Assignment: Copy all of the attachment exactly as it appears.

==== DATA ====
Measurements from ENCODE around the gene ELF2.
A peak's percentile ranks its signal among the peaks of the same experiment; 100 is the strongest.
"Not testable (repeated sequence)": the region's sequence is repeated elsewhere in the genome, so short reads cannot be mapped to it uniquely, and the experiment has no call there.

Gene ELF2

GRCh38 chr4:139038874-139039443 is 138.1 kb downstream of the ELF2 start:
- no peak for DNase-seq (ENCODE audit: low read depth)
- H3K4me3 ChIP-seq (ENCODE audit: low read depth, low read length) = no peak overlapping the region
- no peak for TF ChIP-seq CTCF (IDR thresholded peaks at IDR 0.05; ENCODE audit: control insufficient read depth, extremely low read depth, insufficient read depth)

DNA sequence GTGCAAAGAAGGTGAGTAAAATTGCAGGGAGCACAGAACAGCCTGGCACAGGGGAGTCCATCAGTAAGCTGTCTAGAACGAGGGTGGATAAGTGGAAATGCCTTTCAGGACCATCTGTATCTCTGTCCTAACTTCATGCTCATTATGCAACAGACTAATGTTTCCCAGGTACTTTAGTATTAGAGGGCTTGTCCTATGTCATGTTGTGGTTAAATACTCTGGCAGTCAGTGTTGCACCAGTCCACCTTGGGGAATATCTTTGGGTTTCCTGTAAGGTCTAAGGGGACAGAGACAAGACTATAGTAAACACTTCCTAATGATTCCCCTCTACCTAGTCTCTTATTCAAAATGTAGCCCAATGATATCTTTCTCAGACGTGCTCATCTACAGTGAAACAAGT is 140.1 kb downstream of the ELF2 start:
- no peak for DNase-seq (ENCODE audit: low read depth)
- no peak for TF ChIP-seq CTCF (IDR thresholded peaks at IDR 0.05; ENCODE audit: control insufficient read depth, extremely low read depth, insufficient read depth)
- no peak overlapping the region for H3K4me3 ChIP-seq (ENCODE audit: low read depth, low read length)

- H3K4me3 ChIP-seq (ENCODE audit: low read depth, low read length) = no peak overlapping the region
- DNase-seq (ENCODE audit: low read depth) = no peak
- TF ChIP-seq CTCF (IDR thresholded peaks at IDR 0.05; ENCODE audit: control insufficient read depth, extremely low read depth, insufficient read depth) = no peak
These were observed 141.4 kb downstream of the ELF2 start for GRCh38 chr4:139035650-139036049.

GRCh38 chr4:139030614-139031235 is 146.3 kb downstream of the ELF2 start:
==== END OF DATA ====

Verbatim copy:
Measurements from ENCODE around the gene ELF2.
A peak's percentile ranks its signal among the peaks of the same experiment; 100 is the strongest.
"Not testable (repeated sequence)": the region's sequence is repeated elsewhere in the genome, so short reads cannot be mapped to it uniquely, and the experiment has no call there.

Gene ELF2

GRCh38 chr4:139038874-139039443 is 138.1 kb downstream of the ELF2 start:
- no peak for DNase-seq (ENCODE audit: low read depth)
- H3K4me3 ChIP-seq (ENCODE audit: low read depth, low read length) = no peak overlapping the region
- no peak for TF ChIP-seq CTCF (IDR thresholded peaks at IDR 0.05; ENCODE audit: control insufficient read depth, extremely low read depth, insufficient read depth)

DNA sequence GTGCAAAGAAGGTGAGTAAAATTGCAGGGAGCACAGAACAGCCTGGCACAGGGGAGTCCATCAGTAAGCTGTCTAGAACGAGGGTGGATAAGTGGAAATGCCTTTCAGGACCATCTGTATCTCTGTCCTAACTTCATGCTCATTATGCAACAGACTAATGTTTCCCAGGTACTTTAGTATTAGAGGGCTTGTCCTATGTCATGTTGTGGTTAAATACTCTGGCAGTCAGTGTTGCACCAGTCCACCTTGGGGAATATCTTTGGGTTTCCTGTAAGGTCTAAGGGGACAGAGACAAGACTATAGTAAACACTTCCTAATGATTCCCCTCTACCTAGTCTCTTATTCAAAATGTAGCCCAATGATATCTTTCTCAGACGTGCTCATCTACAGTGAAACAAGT is 140.1 kb downstream of the ELF2 start:
- no peak for DNase-seq (ENCODE audit: low read depth)
- no peak for TF ChIP-seq CTCF (IDR thresholded peaks at IDR 0.05; ENCODE audit: control insufficient read depth, extremely low read depth, insufficient read depth)
- no peak overlapping the region for H3K4me3 ChIP-seq (ENCODE audit: low read depth, low read length)

- H3K4me3 ChIP-seq (ENCODE audit: low read depth, low read length) = no peak overlapping the region
- DNase-seq (ENCODE audit: low read depth) = no peak
- TF ChIP-seq CTCF (IDR thresholded peaks at IDR 0.05; ENCODE audit: control insufficient read depth, extremely low read depth, insufficient read depth) = no peak
These were observed 141.4 kb downstream of the ELF2 start for GRCh38 chr4:139035650-139036049.

GRCh38 chr4:139030614-139031235 is 146.3 kb downstream of the ELF2 start: